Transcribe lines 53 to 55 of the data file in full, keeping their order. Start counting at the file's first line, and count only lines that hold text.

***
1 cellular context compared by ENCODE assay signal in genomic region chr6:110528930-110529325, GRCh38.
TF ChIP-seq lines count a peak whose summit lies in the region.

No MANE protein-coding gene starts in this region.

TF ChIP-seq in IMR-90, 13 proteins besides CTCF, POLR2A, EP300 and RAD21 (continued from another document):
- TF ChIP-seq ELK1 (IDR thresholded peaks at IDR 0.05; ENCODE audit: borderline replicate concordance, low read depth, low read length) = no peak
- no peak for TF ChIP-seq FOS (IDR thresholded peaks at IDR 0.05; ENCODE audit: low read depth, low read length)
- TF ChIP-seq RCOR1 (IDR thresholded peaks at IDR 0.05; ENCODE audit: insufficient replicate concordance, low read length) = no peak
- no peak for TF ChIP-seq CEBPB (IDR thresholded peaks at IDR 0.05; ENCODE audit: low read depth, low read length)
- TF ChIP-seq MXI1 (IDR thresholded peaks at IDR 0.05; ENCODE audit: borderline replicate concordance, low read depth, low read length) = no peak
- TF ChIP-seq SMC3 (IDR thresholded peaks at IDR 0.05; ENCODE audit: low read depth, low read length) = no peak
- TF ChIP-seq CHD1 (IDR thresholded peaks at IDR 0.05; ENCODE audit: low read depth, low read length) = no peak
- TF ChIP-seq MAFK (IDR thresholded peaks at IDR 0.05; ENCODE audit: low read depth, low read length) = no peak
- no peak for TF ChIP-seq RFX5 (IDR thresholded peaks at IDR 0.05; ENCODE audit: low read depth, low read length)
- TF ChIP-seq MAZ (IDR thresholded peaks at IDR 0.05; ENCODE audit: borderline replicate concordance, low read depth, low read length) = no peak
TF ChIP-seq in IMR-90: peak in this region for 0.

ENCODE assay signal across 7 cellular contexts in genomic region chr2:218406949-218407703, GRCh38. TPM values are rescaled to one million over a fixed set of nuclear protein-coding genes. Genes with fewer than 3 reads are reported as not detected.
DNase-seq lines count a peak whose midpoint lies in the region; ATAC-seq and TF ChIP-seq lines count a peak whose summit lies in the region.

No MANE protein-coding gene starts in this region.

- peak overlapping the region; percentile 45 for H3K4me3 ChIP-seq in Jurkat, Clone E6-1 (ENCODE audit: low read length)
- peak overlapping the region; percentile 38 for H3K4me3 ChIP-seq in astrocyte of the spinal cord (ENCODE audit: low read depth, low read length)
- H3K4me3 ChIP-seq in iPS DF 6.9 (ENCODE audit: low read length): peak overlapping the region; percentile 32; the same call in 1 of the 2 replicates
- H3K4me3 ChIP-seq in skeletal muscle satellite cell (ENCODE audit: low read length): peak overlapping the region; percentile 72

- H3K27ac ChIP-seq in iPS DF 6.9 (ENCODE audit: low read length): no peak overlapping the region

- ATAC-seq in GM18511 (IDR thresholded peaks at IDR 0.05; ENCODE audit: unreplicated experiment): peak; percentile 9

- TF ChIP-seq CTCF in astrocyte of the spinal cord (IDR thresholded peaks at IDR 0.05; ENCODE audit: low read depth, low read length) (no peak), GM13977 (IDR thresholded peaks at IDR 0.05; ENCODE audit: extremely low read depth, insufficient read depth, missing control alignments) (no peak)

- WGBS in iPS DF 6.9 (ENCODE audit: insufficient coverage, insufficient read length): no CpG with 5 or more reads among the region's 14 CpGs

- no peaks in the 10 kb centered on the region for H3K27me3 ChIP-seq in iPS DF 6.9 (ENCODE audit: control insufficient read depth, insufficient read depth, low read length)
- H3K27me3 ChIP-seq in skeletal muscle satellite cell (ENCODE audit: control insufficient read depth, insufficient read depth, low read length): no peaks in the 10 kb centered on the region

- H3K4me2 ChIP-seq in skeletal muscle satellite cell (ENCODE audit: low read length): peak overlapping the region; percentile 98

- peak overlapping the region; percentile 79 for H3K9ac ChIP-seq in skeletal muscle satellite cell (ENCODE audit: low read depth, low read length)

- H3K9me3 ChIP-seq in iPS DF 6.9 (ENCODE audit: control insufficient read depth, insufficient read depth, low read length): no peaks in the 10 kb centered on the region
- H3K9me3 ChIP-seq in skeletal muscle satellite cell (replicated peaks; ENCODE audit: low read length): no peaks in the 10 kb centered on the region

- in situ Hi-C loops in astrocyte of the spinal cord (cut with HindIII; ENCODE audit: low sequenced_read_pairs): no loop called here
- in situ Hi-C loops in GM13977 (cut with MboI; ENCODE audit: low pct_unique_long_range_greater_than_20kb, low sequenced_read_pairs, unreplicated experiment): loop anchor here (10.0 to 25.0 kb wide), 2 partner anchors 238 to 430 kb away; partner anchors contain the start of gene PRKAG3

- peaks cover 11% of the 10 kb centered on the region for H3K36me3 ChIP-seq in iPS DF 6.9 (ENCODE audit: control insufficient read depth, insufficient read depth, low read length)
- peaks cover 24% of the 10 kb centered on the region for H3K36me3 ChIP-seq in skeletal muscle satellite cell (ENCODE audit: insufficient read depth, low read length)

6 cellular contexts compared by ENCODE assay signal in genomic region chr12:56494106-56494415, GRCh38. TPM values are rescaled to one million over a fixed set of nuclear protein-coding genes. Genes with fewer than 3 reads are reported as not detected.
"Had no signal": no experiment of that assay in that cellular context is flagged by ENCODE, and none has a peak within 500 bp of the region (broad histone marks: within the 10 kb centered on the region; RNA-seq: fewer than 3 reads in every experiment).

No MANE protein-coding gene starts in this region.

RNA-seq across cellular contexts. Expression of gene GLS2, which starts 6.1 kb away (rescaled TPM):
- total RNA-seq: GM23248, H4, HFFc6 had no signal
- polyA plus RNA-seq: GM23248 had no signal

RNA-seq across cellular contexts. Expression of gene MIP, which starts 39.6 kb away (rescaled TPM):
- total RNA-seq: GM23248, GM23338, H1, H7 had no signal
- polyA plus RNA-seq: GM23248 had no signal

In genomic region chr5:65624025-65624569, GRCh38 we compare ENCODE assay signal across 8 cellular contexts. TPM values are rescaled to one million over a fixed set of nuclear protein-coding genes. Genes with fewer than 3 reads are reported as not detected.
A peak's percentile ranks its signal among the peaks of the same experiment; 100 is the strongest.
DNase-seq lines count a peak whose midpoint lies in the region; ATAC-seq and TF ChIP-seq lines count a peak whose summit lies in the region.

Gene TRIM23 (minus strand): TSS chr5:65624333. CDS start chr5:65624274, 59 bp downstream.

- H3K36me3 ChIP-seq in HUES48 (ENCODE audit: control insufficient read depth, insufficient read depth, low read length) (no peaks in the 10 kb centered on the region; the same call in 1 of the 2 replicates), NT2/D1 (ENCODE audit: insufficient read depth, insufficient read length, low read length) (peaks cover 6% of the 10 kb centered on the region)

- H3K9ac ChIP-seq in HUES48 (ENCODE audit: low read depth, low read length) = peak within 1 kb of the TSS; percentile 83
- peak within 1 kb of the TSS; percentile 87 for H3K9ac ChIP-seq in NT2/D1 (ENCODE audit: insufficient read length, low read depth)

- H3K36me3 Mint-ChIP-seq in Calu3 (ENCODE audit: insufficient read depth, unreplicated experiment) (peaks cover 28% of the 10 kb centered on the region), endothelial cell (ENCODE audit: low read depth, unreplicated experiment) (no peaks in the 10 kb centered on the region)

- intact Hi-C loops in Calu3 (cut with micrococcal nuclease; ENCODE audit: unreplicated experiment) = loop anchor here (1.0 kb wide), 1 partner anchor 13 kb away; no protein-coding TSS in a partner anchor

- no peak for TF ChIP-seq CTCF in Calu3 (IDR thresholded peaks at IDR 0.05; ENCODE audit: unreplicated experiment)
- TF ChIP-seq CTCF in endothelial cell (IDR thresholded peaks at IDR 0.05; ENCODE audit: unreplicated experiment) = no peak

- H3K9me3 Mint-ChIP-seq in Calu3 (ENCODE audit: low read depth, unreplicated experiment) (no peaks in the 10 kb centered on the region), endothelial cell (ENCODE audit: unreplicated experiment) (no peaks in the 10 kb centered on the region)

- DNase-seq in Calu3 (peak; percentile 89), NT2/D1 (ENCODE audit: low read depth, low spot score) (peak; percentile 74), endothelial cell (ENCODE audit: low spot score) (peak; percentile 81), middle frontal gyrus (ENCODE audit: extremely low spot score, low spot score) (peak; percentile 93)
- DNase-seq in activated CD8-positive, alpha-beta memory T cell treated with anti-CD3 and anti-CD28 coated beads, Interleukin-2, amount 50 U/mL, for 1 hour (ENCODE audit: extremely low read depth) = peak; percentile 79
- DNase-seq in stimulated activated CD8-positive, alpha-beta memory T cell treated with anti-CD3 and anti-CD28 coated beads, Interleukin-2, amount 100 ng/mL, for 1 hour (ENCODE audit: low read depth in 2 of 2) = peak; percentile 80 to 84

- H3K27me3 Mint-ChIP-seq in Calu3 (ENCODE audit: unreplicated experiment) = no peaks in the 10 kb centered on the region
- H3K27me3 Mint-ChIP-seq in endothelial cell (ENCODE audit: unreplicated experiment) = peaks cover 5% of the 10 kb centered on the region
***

- H3K36me3 Mint-ChIP-seq in Calu3 (ENCODE audit: insufficient read depth, unreplicated experiment) (peaks cover 28% of the 10 kb centered on the region), endothelial cell (ENCODE audit: low read depth, unreplicated experiment) (no peaks in the 10 kb centered on the region)

- intact Hi-C loops in Calu3 (cut with micrococcal nuclease; ENCODE audit: unreplicated experiment) = loop anchor here (1.0 kb wide), 1 partner anchor 13 kb away; no protein-coding TSS in a partner anchor

- no peak for TF ChIP-seq CTCF in Calu3 (IDR thresholded peaks at IDR 0.05; ENCODE audit: unreplicated experiment)